I’m a Biography – Get Me Out of There?!

16-12-2011 09:36

In the recent case of Hodgson & Another v Isaac & Another [2010] EWPCC 37, the court was asked to consider whether a screenplay infringed the copyright of a pre-existing biographical work.

The Claimant, Paul Hodgson, wrote his autobiography to challenge the stereotype of the wheelchair bound victim, which was published under the title ‘Flippers Side’ in 2000. The book recounts his trials and tribulations of life as a Darlington Town FC supporter, as well as his school experiences and family relationships. 

The First Defendant met the First Claimant as part of a project to write a screenplay about the life of the First Claimant.  The Claimants alleged that the Defendant, a screen writer, had copied many ideas from the book in his screenplay, “Down Among the Dead Men”, and that it was therefore an adaptation of the original literary work, the autobiography, which is subject to copyright protection.

The Defendant, although admitting that he possessed a copy of the book, denied ever having read it, and maintained that any similarities between the screenplay and the book were as a result of previous conversations between the claimant and defendant; a notion that the claimant strenuously denied.

Having read both the book and the screenplay, he first sought to establish whether the screenplay copied material from the claimant’s book. He found that there were incidents that could have only been sourced from the original book, focusing on the fact that both the book and screenplay commence with the very same football chant.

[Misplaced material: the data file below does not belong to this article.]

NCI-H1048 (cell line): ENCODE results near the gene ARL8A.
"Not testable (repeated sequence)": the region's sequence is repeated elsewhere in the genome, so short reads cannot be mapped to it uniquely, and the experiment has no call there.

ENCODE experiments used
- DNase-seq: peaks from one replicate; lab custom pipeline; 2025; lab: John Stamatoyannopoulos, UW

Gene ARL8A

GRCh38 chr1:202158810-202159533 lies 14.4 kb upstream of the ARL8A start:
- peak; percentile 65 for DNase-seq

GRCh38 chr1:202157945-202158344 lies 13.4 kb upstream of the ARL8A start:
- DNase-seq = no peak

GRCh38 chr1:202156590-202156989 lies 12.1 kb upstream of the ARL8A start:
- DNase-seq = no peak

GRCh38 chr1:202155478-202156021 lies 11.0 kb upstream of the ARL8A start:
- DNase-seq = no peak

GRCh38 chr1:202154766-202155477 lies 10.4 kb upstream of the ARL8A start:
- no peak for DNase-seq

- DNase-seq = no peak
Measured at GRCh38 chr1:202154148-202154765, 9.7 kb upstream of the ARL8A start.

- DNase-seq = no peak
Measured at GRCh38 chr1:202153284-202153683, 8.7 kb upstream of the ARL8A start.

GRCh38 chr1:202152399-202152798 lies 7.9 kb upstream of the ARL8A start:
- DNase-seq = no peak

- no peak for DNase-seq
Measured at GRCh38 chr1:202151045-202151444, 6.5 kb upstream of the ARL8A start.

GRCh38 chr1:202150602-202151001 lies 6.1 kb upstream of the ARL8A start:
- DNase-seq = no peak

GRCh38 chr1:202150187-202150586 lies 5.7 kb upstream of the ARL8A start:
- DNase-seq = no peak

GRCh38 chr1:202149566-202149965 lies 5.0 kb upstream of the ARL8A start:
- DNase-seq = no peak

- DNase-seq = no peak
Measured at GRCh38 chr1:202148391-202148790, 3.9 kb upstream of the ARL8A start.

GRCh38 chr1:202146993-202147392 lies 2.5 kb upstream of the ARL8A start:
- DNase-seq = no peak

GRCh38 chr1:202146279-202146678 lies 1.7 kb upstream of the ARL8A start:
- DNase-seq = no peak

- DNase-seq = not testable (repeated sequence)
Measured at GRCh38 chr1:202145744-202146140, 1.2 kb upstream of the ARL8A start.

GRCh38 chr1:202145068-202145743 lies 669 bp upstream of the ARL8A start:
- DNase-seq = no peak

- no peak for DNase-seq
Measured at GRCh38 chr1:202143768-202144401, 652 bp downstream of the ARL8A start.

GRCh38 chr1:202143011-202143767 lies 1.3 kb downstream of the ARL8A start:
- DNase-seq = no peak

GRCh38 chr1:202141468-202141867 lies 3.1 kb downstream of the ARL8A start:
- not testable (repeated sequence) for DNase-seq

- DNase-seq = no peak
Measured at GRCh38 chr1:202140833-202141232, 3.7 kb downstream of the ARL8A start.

Whist it is clear that almost none of the text was an exact replication of the book, upon consideration the Judge estimated that approximately half of the dramatic incidents in the script derive from the claimants autobiography. For a copyright infringement to exist, it must not only be found that the work has been copied, but also that it was a substantial element of the work.

The judge had regard of the number of specific and striking incidents from the book, as well as the identical interpretation of these events, to decide that the screenplay copied substantially from the claimant’s book. The court therefore found for the claimant.

If you would like any more information on this subject, please contact Emma Hayward.

 

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